Mineral Crop-Inspecting Robots Unveiled by Google

A photograph of a field at sunset shows three bridge-shaped robots - a central bar suspended by two pillars - drive over rows of crops
Mineral

Revealed by Google’s parent company Alphabet, prototype robots can now inspect individual plants in a field to further help farmers improve their crop yields. With an end goal of collecting large amounts of data to show how crops grow, robot buggies roll through fields on upright pillars that enable them to fly over plants without disrupting them as the result of a project known as Project Mineral. Part of Alphabet’s X company, Project Mineral seeks to create that technology that will change the world using radical “moonshot” ideas.

As stated in a blog post by project lead Elliott Grant “We hope that better tools will enable the agriculture industry to transform how food is grown.” While current tools don’t give farmers the kind of information they need, the team claims that its main goal is to address and help solve the world’s increasing demand for food as well as the sustainability of growing it. In a written blog by Mr. Grant “What if every single plant could be monitored and given exactly the nutrition it needed?” and “What if we could untangle the genetic and environmental drivers of crop yield?”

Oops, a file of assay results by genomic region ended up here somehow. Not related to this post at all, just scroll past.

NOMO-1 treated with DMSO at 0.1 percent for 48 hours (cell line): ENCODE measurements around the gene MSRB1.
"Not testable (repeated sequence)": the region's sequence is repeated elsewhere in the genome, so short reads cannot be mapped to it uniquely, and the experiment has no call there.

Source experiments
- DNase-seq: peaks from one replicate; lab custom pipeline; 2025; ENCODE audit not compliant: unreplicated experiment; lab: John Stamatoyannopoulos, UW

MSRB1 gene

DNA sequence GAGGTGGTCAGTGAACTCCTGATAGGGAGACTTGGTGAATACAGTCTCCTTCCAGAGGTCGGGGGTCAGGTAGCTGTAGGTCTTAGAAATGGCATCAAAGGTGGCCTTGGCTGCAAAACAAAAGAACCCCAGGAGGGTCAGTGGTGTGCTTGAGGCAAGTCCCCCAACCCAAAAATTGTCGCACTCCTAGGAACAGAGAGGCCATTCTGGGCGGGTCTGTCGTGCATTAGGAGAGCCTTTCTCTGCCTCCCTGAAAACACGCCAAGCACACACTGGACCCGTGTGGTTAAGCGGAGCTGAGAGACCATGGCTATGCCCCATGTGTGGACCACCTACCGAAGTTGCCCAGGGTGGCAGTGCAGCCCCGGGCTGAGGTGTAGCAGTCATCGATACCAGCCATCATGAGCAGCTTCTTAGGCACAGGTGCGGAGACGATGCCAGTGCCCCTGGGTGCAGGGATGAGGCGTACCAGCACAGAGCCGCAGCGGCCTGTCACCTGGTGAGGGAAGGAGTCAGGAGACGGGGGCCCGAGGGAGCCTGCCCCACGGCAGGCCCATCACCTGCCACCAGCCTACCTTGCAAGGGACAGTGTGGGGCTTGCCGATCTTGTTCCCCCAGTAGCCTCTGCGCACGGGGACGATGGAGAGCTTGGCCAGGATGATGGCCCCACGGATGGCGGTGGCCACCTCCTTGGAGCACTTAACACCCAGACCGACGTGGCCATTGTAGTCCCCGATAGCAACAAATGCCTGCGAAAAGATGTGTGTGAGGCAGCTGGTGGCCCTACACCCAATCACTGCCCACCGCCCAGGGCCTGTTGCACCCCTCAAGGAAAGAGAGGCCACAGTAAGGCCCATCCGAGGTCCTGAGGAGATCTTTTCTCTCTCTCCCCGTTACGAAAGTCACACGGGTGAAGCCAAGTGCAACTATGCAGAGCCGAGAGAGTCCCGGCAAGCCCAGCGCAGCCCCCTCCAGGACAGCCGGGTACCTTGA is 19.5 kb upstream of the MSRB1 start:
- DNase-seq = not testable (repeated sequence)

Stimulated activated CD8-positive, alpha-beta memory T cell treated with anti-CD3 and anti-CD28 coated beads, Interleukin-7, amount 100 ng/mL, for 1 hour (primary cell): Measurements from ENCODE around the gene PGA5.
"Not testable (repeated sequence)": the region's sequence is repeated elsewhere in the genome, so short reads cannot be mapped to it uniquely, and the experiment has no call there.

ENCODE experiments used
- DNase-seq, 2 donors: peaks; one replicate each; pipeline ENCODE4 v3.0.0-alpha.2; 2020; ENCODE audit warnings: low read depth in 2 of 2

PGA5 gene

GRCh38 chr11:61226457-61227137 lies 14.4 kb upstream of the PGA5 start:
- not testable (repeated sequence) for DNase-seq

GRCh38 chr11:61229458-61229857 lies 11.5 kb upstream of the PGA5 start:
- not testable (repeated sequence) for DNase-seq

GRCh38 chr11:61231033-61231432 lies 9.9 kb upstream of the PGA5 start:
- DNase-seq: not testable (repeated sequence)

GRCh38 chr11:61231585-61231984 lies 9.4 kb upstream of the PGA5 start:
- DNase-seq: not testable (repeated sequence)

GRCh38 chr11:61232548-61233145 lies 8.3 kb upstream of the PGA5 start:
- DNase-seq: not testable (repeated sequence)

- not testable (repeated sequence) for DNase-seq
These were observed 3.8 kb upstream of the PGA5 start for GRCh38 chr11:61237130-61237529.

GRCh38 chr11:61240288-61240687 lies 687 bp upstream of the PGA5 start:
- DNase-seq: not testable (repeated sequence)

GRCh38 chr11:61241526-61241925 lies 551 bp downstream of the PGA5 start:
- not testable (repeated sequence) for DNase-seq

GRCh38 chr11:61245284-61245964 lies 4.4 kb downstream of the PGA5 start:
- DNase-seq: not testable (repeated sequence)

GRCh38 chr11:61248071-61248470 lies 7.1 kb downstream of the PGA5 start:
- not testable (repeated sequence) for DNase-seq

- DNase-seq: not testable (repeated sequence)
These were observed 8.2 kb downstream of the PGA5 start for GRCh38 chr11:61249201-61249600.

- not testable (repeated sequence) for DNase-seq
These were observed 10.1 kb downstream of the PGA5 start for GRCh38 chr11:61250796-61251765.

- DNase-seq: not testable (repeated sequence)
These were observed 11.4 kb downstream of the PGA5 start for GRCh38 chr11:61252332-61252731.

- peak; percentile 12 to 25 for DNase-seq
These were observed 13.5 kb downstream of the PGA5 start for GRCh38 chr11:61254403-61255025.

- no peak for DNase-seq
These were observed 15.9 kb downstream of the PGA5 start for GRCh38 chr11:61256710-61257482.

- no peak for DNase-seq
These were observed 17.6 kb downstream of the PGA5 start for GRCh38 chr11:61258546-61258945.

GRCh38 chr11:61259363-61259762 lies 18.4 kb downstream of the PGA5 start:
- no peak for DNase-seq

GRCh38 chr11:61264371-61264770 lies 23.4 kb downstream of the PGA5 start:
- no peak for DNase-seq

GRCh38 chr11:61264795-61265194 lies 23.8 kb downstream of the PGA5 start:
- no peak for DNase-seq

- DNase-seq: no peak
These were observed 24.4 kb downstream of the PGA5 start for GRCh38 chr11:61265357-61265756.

A modern version of the buggy rolls through a huge field of low-height green crops, stretching as far as the eye can see
Mineral

Through the words of a company statement, this buggy robot was built to observe how plants were “actually growing and responding to their environment.” The statement then goes on to read “Over the past few years, the plant buggy has trundled through strawberry fields in California and soybean fields in Illinois, gathering high quality images of each plant and counting and classifying every berry and every bean.” In addition, the buggy can also record information on things such as a plants height, fruit size, or leaf area. All this data is then plugged into a machine-learning system in order to try spotting patterns and other useful insights of use for farmers.

A technology company founder and chairman Ian Drew Mentions “Putting robots in fields makes an awful lot of sense.” Mr. Drew then goes on to mention how “Having robots is really efficient and effective.”

One of the most noteworthy drawbacks and skeptics with regards to the idea stem from those concerned about data security, more specifically the question of who will own the data. While Mineral says that it is currently working with breeders and farmers in the United States, Canada, Argentina, and South Africa, there is no explicit timeframe for the buggy to be released as a commercial product.

It is with all of this said; however, that this is certainly a development to make note of, as solving the hunger crisis and the increasing food demand as our society continues to grow is paramount to our future successes, making this buggy one an integral part in making a better tomorrow for all.

A man works on a prototype buggy in a field at night - this version looking like a large table mounted on bicycle wheels, with computer kit on the flat surface
Mineral

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